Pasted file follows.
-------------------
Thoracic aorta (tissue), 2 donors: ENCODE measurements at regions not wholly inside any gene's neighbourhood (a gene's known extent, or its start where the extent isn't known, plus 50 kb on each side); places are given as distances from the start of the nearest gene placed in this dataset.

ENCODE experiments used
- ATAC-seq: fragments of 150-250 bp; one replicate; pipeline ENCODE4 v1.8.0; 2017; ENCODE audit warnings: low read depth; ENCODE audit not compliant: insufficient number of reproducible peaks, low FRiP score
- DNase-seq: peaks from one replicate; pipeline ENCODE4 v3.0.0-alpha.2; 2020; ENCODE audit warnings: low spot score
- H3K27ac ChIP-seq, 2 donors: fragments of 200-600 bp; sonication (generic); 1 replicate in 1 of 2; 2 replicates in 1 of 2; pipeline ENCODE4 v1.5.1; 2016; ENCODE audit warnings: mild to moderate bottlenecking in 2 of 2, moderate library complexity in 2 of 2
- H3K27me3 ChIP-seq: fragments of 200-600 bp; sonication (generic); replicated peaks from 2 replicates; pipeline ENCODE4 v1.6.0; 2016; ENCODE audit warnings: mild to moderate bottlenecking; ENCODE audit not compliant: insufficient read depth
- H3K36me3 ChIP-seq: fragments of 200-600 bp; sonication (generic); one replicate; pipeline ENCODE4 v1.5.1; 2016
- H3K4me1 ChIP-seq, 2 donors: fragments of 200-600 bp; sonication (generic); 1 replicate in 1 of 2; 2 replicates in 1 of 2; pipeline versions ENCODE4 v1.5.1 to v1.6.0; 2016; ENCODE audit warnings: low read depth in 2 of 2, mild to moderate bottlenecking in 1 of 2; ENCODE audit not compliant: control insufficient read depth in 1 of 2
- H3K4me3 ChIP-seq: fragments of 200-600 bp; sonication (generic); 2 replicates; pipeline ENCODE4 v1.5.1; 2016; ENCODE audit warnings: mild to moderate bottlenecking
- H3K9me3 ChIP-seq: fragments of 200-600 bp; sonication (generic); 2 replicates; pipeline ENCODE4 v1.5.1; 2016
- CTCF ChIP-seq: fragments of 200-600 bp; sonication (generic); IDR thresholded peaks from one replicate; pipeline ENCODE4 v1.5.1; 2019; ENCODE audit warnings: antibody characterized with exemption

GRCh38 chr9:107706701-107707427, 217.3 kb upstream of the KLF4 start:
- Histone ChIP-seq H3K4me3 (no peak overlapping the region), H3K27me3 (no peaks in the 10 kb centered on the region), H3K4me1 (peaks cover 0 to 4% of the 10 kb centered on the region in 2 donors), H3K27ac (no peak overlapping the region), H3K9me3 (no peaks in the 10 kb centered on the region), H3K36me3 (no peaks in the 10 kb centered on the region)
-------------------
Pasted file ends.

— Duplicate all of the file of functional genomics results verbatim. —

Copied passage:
Thoracic aorta (tissue), 2 donors: ENCODE measurements at regions not wholly inside any gene's neighbourhood (a gene's known extent, or its start where the extent isn't known, plus 50 kb on each side); places are given as distances from the start of the nearest gene placed in this dataset.

ENCODE experiments used
- ATAC-seq: fragments of 150-250 bp; one replicate; pipeline ENCODE4 v1.8.0; 2017; ENCODE audit warnings: low read depth; ENCODE audit not compliant: insufficient number of reproducible peaks, low FRiP score
- DNase-seq: peaks from one replicate; pipeline ENCODE4 v3.0.0-alpha.2; 2020; ENCODE audit warnings: low spot score
- H3K27ac ChIP-seq, 2 donors: fragments of 200-600 bp; sonication (generic); 1 replicate in 1 of 2; 2 replicates in 1 of 2; pipeline ENCODE4 v1.5.1; 2016; ENCODE audit warnings: mild to moderate bottlenecking in 2 of 2, moderate library complexity in 2 of 2
- H3K27me3 ChIP-seq: fragments of 200-600 bp; sonication (generic); replicated peaks from 2 replicates; pipeline ENCODE4 v1.6.0; 2016; ENCODE audit warnings: mild to moderate bottlenecking; ENCODE audit not compliant: insufficient read depth
- H3K36me3 ChIP-seq: fragments of 200-600 bp; sonication (generic); one replicate; pipeline ENCODE4 v1.5.1; 2016
- H3K4me1 ChIP-seq, 2 donors: fragments of 200-600 bp; sonication (generic); 1 replicate in 1 of 2; 2 replicates in 1 of 2; pipeline versions ENCODE4 v1.5.1 to v1.6.0; 2016; ENCODE audit warnings: low read depth in 2 of 2, mild to moderate bottlenecking in 1 of 2; ENCODE audit not compliant: control insufficient read depth in 1 of 2
- H3K4me3 ChIP-seq: fragments of 200-600 bp; sonication (generic); 2 replicates; pipeline ENCODE4 v1.5.1; 2016; ENCODE audit warnings: mild to moderate bottlenecking
- H3K9me3 ChIP-seq: fragments of 200-600 bp; sonication (generic); 2 replicates; pipeline ENCODE4 v1.5.1; 2016
- CTCF ChIP-seq: fragments of 200-600 bp; sonication (generic); IDR thresholded peaks from one replicate; pipeline ENCODE4 v1.5.1; 2019; ENCODE audit warnings: antibody characterized with exemption

GRCh38 chr9:107706701-107707427, 217.3 kb upstream of the KLF4 start:
- Histone ChIP-seq H3K4me3 (no peak overlapping the region), H3K27me3 (no peaks in the 10 kb centered on the region), H3K4me1 (peaks cover 0 to 4% of the 10 kb centered on the region in 2 donors), H3K27ac (no peak overlapping the region), H3K9me3 (no peaks in the 10 kb centered on the region), H3K36me3 (no peaks in the 10 kb centered on the region)